Weather in 2000

Temperatures reached almost record heights

Temperatures reached almost record heights in Finland in 2000. Compared with other years in the 20th century, 2000 is among the top six, depending on the locality. 1934 still holds the record. In the interior in the south of the country, the average temperature for the year was between +5 and +7 degrees, and in coastal areas and the archipelago exceeded even +7 degrees. The annual average in central parts of the country was between +3 and +5 degrees, while temperatures in the Province of Oulu and southern parts of the Province of Lapland were between +1 and +3 degrees above average. In northern parts of Lapland the figure was -1...+1 degrees.

June and September were the only months that were slightly cooler than the average for 1961-1990. All other months were considerably above normal. The number of days when the temperature exceeded +25 degrees was below normal, except in Lapland, though in other respects average temperatures during the summer months were typical. The nights were especially warm. The winter months between January and April and the last months of the year were particularly warm.

High precipitation levels

Precipitation levels were slightly above average all over the country. In the provinces of Oulu and Lapland the figure for the year was 500-750 mm, which was between 1.2 and 1.5 times more than the average for the period 1961-90. Precipitation in southern and central parts of the country came to 600-800 mm, which was only slightly above normal. In June and July, the number of days with precipitation was between 3 and 10 above average. The Häme region had 28 rainy days during July.

The month of June ended with violent thunderstorms, and except for the last week in July, there was almost daily thunder in different parts of the country. In connection with the thunderstorms, there were a number of local trombs. With the trombs in the Gulf of Finland a number of powerful waterspouts occurred in early August.

Sunny and windy

There were 1,500-2,000 hours of sunshine in Finland during 2000, a normal figure. May, June and September were the sunniest months. In September, as a result of a high pressure system, sunshine reached record levels and even exceeded the July figures. In November and December, there was hardly any sunshine. In Jyväskylä, there was only one hour of sunshine recorded for both months, and even this figure was divided between several days.

wind conditions during the early months of the year were fairly normal. In sea areas, 13 days were recorded between January and March during which wind speeds reached at least 21 m/s (average number of days 9). Between May and July, there were twice or even three times as many days with fresh winds as normal. In September, there were only a few windy days. In November and December only one stormy day was recorded in sea areas.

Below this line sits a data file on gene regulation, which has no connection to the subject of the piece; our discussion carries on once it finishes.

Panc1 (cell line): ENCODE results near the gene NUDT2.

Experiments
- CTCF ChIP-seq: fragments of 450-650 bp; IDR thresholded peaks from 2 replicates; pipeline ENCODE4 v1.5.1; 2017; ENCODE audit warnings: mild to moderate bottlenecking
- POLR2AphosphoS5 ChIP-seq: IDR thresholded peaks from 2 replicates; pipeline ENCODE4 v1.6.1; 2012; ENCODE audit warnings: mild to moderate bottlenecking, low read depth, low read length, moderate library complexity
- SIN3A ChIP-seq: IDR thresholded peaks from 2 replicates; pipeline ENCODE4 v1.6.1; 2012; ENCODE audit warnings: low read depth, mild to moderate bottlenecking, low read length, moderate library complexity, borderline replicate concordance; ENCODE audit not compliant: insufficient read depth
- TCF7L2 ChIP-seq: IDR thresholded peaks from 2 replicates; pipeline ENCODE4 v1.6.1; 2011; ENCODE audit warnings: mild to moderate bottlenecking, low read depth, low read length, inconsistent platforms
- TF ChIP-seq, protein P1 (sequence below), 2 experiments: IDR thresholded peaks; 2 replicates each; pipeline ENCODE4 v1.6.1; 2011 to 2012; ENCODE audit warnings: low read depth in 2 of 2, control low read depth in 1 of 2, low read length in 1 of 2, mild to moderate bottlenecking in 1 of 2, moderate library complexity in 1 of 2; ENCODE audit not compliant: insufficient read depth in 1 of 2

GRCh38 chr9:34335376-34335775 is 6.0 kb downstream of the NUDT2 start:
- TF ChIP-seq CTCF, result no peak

A lot of snow in the beginning of the year

At the start of the year, snow cover in southern parts of the country amounted to 20-40 cm, while the cover reached half a metre in central and northern parts of Finland, which was above normal. Long spells of mild weather in January reduced the snow depth in southern and western parts of the country or melted it away altogether. On the other hand, snow depth in eastern and northern Finland increased. In February-March, eastern and northern parts of the country had between 50 and 100 cm of snow, which was 20 cm above normal. In Kainuu, and in southern and central Lapland there were places with a snow cover of 1.0-1.2 metres.

The greatest snow depth of the winter 1999-2000 was recorded in Haapovaara in Suomussalmi (151 cm in early March). Snow loads in both eastern and northern parts of the country were extremely heavy, as the water content of the snow was high. However, the snow in Lapland melted away evenly over a fairly long period of time, and bare ground appeared in mid May.

There was little snow in Finland in November and December. The first snow fell in small amounts in late October, but as the weather was mild, these snowfalls turned into rain during November and December. Lapland did not get a proper snow cover until year end. The snow depth was very small in all parts of the country (only 10-20 cm in Lapland by Christmas). The little snow that had fallen in southern and central parts of the country melted away or was compacted several times during the early months of the winter.